When I started looking for stories about young people in New Zealand, I discovered that a lot has been written about them, but very little of it spoke to actual teenagers.
This is what you might learn about teenagers from the media: Teens have higher rates of mental illness than ever before. They protest against climate change, but also, they’re not as wild as their parents were. Less sex, fewer drugs. They’re spending an awful lot of time on social media. They’re really pessimistic about the future.
We hear from the people around them—their parents and teachers and counsellors. The people who watch them and worry about them. We don’t really hear their own worries, thoughts, concerns.
Part of this is because it’s delicious to be outraged about what the youth are up to, sure. But part of this is also to do with good journalistic ethics—it’s not cool to put a kid on the spot for a quote. We’ve all said dumb things as teens and none of them are written down in the pages of a national magazine.
And yet, as the pandemic went into its second year, I couldn’t help but wonder what it was like to be on the precipice of adulthood at this moment in time. An uncertain present and an uncertain future. The big OE temporarily out of the question. Family finances strained. A tough job market to enter. A second world, online, which never stops or sleeps—and which you can’t opt out of without losing friendships.
We knew that if we wanted to produce a story about young people, it would require time. A lot of time.
Enough to really get a sense of a person, a family, a circumstance. And it couldn’t be about just one person—there would have to be many. It was the kind of project that was too big and expensive to make. It went into the box of impossible stories.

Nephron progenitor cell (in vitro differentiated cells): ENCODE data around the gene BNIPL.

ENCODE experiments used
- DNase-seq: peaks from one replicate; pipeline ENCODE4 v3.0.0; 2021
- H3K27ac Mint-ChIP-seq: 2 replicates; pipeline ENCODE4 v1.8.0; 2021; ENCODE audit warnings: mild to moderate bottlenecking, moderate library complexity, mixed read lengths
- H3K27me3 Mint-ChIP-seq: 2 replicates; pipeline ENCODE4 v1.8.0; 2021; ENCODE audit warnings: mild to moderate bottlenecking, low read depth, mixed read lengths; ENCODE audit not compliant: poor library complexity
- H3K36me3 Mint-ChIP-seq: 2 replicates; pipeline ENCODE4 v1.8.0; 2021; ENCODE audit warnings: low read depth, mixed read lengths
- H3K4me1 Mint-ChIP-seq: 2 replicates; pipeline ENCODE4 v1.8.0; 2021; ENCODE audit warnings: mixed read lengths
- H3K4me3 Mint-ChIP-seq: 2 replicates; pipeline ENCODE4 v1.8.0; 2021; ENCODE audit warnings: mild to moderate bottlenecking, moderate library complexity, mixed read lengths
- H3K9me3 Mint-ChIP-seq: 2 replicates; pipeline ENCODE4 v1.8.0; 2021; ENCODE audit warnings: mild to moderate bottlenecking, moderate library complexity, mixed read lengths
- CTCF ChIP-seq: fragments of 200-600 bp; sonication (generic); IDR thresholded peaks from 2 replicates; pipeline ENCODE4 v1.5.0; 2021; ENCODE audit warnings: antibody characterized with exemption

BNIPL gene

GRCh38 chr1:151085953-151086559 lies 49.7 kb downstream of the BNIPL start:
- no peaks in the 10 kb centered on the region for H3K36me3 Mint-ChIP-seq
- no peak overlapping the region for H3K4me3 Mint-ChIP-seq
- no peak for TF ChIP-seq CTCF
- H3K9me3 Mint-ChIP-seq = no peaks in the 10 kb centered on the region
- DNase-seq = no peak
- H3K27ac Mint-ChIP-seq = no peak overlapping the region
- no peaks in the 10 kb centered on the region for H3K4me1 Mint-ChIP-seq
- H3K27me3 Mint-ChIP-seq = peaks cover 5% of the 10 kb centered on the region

Then, in the wake of COVID-19, NZ On Air began offering grants to magazines like this one. Normally, NZ On Air only provides funding to broadcast journalism—television, video and radio—but during the pandemic, for a three-year period, it expanded its remit to include written journalism and photography.
We received funding for a year-long project to document a group of young people who were broadly representative of the ages, locations, and ethnicities of teens in New Zealand today. We sought out teenagers. We met their parents. We mobilised a big group of writers and photographers.
We bothered our teen participants as they studied for exams (Liam and Seilala), got ready for the ball (Vidi, Will, Ceejay), at their birthday parties (Hawaikii, Ceejay), at their prizegivings (Vidi). We photographed their bedrooms (Te Orahi, Ceejay) and their soft toys (Jaxon), their breakfasts and board games and sports tournaments (Mihi).
It turned out to be a tough assignment. “I honestly think these might be my most challenging interview subjects yet,” one writer said. There were floods and COVID-19 outbreaks and a lot of unanswered messages, calls, chats, DMs. But it was also joyful. Documenting one of Seilala’s performances at Papatoetoe High took photographer Edith Amituanai back to her high-school Samoan group dancing days. Photographer Becki Moss sat in on a health class she wished she’d been able to take in school. And we all came to care for these teens and their families. We hope that comes through on the page.